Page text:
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Critical Dictionary on Borders, Cross-Border Cooperation and European Integration


Edited By Birte Wassenberg and Bernard Reitel

This Critical Dictionary on Borders, Cross-Border Cooperation and European Integration is the first encyclopaedia which combines two so far not well interconnected interdisciplinary research fields, i.e. Border Studies and European Studies. Organised in an alphabetical order, it contains 207 articles written by 115 authors from different countries and scientific disciplines which are accompanied by 58 maps. The articles deal with theory, terminology, concepts, actors, themes and spaces of neighbourhood relations at European borders and in borderlands of and around the European Union (EU). Taking into account a multi-scale perspective from the local to the global, the Critical Dictionary follows a combined historical-geographical approach and is co-directed by Birte Wassenberg and Bernard Reitel, with a large contribution of Jean Peyrony and Jean Rubio from the Mission opérationnelle transfrontalère (MOT), especially for the cartography. The Dictionary is also part of four Jean Monnet activities supported by the Erasmus+ programme of the European Union for the period 2016-2022: two Jean Monnet projects on EU border regions (University Strasbourg), one Jean Monnet network (Frontem) and the Franco-German Jean Monnet excellence Center in Strasbourg, as well as the Jean Monnet Chair of Bernard Reitel on borders and European integration. Rather than being designed as an objective compilation of facts and figures, it should serve as a critical tool for discussion between researchers, students and practitioners working in the field of borders, cross-border cooperation and European Integration.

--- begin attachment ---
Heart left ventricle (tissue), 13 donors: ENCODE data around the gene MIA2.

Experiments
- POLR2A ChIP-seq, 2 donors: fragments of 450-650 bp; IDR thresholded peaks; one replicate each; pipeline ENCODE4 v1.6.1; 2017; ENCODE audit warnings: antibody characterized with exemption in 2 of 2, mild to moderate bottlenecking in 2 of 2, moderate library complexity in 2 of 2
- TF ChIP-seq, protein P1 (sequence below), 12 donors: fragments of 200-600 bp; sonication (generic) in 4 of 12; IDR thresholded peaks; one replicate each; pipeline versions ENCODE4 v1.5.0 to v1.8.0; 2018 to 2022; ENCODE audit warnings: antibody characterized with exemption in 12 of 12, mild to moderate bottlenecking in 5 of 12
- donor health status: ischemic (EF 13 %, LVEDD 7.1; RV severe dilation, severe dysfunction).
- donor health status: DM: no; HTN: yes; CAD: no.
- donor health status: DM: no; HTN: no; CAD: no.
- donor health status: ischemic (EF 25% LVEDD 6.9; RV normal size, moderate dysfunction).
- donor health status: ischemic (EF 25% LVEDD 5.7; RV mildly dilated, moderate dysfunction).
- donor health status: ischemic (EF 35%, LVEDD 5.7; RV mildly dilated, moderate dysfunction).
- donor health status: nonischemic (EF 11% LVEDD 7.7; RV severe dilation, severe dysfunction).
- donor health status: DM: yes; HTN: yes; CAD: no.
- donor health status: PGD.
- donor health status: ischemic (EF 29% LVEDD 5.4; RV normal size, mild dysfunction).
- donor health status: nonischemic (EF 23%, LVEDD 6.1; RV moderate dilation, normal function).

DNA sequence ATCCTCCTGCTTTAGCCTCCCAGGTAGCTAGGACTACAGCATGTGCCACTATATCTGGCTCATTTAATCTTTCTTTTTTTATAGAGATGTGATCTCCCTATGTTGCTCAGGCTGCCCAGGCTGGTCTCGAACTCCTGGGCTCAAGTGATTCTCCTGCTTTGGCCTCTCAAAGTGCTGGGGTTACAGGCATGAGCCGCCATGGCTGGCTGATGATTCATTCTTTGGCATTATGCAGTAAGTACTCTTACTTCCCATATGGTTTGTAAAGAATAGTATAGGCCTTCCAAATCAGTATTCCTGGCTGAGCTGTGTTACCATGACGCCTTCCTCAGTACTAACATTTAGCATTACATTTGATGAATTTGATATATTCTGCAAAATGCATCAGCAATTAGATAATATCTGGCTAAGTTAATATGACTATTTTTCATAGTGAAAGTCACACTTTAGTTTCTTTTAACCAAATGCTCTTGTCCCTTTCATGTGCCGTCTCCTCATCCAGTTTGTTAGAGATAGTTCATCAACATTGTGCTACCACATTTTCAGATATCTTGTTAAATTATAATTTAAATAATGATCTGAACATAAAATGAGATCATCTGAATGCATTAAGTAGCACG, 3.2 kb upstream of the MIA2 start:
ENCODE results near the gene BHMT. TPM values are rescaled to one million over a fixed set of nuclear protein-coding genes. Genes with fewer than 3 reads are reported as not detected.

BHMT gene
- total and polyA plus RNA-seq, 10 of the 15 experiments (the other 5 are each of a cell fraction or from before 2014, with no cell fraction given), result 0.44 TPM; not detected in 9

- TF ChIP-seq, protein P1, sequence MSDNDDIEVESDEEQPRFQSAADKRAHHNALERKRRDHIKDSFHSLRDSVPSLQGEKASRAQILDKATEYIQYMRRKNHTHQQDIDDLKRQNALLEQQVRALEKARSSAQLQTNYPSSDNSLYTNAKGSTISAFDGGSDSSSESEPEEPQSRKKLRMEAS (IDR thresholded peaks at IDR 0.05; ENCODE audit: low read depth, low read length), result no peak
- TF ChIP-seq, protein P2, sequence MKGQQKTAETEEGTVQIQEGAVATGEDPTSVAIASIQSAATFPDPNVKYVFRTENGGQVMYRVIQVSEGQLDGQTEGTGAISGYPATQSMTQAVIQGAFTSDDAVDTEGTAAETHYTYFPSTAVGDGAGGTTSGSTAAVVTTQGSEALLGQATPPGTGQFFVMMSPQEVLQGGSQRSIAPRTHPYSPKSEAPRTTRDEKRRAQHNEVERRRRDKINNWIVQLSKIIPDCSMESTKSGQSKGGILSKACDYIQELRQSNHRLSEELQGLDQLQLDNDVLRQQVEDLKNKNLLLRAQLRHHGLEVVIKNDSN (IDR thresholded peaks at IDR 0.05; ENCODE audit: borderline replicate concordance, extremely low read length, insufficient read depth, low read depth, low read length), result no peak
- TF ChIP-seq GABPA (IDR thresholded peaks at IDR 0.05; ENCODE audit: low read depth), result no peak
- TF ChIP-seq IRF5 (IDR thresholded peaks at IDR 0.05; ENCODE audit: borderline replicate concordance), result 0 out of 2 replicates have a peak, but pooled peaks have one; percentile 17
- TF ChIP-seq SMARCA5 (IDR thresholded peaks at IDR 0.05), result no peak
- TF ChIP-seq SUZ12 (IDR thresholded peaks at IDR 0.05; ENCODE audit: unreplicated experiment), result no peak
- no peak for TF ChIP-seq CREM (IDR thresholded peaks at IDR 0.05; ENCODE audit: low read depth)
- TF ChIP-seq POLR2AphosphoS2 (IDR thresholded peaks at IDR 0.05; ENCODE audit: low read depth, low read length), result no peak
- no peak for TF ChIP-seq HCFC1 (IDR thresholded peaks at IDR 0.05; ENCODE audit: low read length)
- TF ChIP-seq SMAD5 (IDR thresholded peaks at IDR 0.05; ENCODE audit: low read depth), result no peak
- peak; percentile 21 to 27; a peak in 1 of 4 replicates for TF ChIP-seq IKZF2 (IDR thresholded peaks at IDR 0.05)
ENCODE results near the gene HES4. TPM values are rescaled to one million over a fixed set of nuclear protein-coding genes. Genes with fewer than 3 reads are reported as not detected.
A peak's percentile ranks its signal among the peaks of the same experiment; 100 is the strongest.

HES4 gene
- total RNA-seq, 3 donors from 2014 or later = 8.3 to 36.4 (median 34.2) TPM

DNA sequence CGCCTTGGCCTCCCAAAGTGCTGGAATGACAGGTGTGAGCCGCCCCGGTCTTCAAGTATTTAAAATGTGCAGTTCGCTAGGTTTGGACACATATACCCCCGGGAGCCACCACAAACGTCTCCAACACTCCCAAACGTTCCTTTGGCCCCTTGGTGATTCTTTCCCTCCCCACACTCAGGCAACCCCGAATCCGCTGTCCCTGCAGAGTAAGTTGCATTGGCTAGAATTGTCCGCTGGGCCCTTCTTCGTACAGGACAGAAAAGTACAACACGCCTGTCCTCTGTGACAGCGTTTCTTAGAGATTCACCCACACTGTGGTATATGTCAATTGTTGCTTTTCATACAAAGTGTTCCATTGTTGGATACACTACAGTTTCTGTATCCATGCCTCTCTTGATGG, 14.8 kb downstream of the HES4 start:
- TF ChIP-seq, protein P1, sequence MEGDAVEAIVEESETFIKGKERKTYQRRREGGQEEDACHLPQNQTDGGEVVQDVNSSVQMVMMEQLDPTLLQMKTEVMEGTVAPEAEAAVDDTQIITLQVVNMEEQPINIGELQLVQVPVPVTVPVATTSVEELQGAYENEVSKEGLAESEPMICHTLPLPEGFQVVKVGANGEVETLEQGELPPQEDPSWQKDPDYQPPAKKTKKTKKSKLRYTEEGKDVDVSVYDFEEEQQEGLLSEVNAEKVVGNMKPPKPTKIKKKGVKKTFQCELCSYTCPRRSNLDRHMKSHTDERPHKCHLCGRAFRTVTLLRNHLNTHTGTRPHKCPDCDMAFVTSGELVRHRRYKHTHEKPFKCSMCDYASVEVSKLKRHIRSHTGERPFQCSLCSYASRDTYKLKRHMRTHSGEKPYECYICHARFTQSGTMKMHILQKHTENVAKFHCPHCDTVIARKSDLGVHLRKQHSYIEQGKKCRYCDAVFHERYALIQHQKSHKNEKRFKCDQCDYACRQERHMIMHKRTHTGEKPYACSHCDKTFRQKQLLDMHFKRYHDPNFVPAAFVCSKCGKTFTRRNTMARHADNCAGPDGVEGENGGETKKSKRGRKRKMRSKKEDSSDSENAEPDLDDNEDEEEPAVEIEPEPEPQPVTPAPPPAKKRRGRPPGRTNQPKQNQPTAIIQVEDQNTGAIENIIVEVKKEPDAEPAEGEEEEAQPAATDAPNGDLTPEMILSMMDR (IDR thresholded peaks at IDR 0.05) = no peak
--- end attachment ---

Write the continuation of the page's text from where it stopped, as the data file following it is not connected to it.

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Cross-Border Economic Cooperation


Borders in their rudimentary forms are seen as obstacles to international trade and the exchange of goods and services. Bigger markets are usually a result of removing borders and potentially may affect productivity and growth in borderline regions. At the same time, cross-border economic cooperation may minimize divergences and disparities between neighbourhood regions. Due to the latter, successful cross-border economic development would in many cases reduce the previous economic gap between two economically divergent regions. In some ways, cross-border cooperation acts as a structural response to the peripheral location of some states, as it positively affects their location attractiveness.

Cross-border cooperation may shape internal and external processes. On the one hand, in the international context, many global issues have affected economic and trade relations in cross-border regions; on the other, internal economic and political parameters as new innovation systems or improved governance structures may influence the operation of cross-border regions.

An important part of cross-border economic cooperation is the so-called process of mergers and acquisitions (M&A) where home companies buy or rent the counterpart’s production facilities starting a new business or industry. That’s the opposite logic to that of the green-field investment model where a totally new production line is established in the neighbourhood region or country. Cross-border M&A largely supports the vision that both partners can benefit from the new merger via synergy effects such as new technologies or brands. In the same vein, as a consequence of these...

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